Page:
Mi Casa 17 Feb, 2021

Mi Casa | Marjory Sweet

This week we take you to the desert of Santa Fe, New Mexico to step behind the walls of Marjory Sweet’s  casa. Marjory is a farmer, cook, and author of her inspiring cook book, Farm Lunch. She walks us through her connection to the desert, the native plants, and her days in the Summer sun amongst the farm.

The Pampa pieces displayed against the simplicity of her home connect you to the earthy desert tones of the foothills that surround Santa Fe in New Mexico and adds a warm feeling of connection to her living spaces. Enjoy getting to know Marjory through these questions below and scroll for the minimal yet warm interiors.

Photography: Krysta Jabczenski


1/ Puna Rug #1760  2/ Adobe Book  3/ Monte Pom Pom Cushion #1 4/ Litoral Woven Basket #0250 5/ Puna Llama Throw | White 6/ Monte Bolster Cushion #10

Tell us about the landscape in Santa Fe, where are some of your favourite places to go?

Sante Fe is nestled in the foothills of the Sangre de Cristo mountains in the northern Rio Grande valley. Although it is considered “high desert,” Santa Fe has much more vegetation (and moisture, if we’re lucky) than other parts of New Mexico. To me, that means we get the best of all worlds. Hot summers with monsoons; dry, radiant autumns; snowy winters, and full sun nearly every day of the year. The abundant sunshine and surrounding wilderness are the best features of life here. My pup, Finn, and I always start the day with an early morning hike and each trail feels like it’s own world: sandy arroyos, craggy badlands, lush alpine meadows, juniper scrub forests. The outdoor opportunities here are endless. I really can’t imagine living anywhere else.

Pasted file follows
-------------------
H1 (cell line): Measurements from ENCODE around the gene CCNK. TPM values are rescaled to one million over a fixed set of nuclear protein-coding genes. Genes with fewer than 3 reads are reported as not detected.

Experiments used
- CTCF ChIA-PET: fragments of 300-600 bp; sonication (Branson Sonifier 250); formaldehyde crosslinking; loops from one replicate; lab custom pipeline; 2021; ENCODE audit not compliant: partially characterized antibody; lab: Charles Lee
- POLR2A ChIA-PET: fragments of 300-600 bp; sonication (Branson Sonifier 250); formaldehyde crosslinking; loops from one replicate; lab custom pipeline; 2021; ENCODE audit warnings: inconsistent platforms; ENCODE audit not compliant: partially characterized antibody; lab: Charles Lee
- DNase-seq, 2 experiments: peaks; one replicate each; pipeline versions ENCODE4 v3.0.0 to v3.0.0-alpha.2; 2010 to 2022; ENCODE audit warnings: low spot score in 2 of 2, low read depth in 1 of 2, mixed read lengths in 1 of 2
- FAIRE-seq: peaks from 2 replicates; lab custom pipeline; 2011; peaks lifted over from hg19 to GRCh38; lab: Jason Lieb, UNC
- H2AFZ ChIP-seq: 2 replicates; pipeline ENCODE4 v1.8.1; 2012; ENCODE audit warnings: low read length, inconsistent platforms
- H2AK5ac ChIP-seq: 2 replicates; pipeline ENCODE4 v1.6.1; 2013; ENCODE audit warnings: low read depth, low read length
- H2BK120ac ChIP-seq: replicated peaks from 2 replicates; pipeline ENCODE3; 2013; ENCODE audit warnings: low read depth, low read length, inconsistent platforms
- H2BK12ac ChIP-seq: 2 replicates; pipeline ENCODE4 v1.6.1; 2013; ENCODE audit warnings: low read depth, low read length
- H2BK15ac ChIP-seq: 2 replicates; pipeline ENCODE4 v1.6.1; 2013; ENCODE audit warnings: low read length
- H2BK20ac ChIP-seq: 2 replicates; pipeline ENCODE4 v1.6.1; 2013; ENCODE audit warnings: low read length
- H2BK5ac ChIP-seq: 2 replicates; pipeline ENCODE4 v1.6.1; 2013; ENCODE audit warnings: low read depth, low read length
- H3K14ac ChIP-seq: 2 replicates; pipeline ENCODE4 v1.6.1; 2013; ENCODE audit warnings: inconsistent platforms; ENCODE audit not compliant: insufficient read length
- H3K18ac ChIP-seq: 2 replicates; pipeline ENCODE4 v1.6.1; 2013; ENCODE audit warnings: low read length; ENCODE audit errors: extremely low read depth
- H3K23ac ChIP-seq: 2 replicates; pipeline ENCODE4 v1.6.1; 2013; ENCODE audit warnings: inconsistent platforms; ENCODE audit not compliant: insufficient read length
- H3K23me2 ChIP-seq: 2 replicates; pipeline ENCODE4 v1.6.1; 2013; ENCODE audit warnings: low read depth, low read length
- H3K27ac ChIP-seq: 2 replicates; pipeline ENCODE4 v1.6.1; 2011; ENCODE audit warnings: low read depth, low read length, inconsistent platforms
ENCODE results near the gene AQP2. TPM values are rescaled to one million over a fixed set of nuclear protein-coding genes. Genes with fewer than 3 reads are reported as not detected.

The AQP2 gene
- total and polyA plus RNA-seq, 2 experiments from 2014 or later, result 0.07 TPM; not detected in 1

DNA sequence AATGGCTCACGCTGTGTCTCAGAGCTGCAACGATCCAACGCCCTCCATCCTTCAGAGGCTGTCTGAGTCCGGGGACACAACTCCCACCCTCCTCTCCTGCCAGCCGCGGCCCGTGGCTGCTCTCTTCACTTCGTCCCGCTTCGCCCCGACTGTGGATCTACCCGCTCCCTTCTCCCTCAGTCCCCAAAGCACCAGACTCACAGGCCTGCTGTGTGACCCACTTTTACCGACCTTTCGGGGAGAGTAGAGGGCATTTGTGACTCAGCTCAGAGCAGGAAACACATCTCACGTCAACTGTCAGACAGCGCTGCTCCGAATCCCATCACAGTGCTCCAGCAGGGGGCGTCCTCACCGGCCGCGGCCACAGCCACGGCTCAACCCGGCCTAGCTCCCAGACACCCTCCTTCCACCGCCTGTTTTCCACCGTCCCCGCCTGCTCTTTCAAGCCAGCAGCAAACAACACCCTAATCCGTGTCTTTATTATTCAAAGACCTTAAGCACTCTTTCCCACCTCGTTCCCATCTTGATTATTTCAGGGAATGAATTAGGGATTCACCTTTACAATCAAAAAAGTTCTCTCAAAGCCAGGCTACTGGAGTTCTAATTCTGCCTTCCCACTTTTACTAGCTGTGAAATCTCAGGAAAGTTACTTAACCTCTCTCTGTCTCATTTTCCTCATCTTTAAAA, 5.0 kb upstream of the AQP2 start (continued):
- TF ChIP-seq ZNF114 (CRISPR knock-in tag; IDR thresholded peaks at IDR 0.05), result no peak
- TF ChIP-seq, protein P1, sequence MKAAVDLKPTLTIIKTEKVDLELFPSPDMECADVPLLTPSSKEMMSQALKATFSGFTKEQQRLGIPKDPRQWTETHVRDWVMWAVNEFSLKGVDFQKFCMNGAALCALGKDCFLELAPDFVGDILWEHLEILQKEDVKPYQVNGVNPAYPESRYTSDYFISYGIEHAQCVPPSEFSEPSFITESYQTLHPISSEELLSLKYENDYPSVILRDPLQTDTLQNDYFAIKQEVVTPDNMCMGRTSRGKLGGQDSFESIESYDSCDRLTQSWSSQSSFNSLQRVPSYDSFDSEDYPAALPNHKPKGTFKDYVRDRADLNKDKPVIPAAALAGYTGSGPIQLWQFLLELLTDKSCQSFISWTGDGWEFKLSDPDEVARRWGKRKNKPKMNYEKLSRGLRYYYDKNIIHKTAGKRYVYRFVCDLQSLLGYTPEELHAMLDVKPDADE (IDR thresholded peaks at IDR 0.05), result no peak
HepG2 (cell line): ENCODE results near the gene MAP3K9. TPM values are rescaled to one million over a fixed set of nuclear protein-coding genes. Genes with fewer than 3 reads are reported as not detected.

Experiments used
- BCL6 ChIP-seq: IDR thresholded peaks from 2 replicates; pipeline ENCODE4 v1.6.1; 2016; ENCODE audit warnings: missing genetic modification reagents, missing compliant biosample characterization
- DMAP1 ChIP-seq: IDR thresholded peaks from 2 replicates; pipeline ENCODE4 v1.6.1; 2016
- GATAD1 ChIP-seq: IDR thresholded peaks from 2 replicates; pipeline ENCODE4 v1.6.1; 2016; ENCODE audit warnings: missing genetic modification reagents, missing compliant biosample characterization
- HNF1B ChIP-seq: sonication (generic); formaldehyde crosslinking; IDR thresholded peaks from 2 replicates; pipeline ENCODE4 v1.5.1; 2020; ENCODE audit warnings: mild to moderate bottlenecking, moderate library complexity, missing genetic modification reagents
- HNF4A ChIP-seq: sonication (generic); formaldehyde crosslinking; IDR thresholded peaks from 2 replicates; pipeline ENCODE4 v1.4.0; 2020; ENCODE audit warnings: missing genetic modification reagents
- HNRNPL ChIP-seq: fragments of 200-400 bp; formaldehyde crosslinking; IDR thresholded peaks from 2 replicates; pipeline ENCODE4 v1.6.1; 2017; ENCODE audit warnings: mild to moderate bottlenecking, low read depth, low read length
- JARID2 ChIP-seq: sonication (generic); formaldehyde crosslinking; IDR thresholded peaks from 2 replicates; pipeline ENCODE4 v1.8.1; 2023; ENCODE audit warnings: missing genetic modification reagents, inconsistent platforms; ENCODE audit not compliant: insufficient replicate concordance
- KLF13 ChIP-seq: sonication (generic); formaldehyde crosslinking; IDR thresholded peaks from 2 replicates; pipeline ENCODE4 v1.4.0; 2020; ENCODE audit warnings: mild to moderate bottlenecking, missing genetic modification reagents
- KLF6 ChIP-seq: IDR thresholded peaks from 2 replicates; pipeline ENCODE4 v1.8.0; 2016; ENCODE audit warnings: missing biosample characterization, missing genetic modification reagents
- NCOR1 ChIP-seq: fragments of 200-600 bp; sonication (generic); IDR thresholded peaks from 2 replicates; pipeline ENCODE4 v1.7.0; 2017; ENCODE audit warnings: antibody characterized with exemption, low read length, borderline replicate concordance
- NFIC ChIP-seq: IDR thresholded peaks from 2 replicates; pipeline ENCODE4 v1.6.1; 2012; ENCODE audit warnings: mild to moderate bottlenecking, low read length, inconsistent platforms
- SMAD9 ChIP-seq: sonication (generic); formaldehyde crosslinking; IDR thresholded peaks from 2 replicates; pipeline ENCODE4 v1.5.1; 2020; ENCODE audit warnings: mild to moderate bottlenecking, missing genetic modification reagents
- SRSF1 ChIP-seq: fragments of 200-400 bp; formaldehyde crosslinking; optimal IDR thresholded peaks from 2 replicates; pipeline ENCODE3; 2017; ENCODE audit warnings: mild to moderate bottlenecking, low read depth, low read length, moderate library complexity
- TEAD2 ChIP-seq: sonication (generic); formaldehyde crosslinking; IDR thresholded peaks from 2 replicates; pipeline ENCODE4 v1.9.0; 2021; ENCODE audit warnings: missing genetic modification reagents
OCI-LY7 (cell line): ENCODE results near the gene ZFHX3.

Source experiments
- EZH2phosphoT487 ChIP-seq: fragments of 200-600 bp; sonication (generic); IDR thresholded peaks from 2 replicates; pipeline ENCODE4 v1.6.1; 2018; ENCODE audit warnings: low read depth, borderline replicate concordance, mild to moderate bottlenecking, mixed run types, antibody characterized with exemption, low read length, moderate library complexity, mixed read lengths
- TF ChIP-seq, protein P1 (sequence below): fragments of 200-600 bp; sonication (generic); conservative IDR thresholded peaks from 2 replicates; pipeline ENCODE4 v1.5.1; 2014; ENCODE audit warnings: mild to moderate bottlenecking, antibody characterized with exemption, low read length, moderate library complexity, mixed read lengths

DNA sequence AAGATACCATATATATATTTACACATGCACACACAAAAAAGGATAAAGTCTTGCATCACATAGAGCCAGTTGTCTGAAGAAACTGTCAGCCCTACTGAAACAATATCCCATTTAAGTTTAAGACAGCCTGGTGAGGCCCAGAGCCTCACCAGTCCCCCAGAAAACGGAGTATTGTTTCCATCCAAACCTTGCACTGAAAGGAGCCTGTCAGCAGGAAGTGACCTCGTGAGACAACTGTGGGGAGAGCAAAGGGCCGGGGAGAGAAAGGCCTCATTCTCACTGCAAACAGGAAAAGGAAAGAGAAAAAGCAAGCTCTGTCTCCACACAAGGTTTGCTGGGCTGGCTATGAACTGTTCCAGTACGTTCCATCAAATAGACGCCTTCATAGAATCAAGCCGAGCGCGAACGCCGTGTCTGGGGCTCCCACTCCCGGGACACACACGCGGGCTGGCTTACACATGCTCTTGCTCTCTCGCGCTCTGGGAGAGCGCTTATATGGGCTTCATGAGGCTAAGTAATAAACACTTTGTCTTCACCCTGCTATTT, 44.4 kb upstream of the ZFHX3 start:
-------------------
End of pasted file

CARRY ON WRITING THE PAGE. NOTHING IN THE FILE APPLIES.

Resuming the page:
How would you describe the style of your home?

Words that come to mind when I reflect on my home: orderly, peaceful, utilitarian, personal. I’ve always been heavily influenced by Donald Judd’s iconic living spaces in New York and West Texas, and I suppose I generally adhere to a “less is more” philosophy. Intentional colour palettes and simple forms are repeated throughout my house in various ways. I strongly believe that any object or piece of furniture you put in your home is going to carry a certain presence, and I think I’m particularly sensitive to that. Everything in my house has personal significance to me, and a specific use or purpose. I could tell you exactly why I’ve chosen each lamp, mug, chair, speaker, candle, etc.

We love the Pampa pieces you have chosen for your home, what drew you to Pampa? 

An ongoing search for the perfect rug (no easy task!) first led me to Pampa. I needed something sturdy enough for a dog to lay on it for hours, but soft enough for bare feet. I wanted natural materials and a simple weave. Neutral, but not bland- and the size had to be just right. Pampa fit all of my criteria. Plus, the Pampa ethos and narrative further convinced me. Each piece is unique and has its own origin story, which I love. I’ve recently added a couple of Pampa wool pillows to complement my rug; so cozy.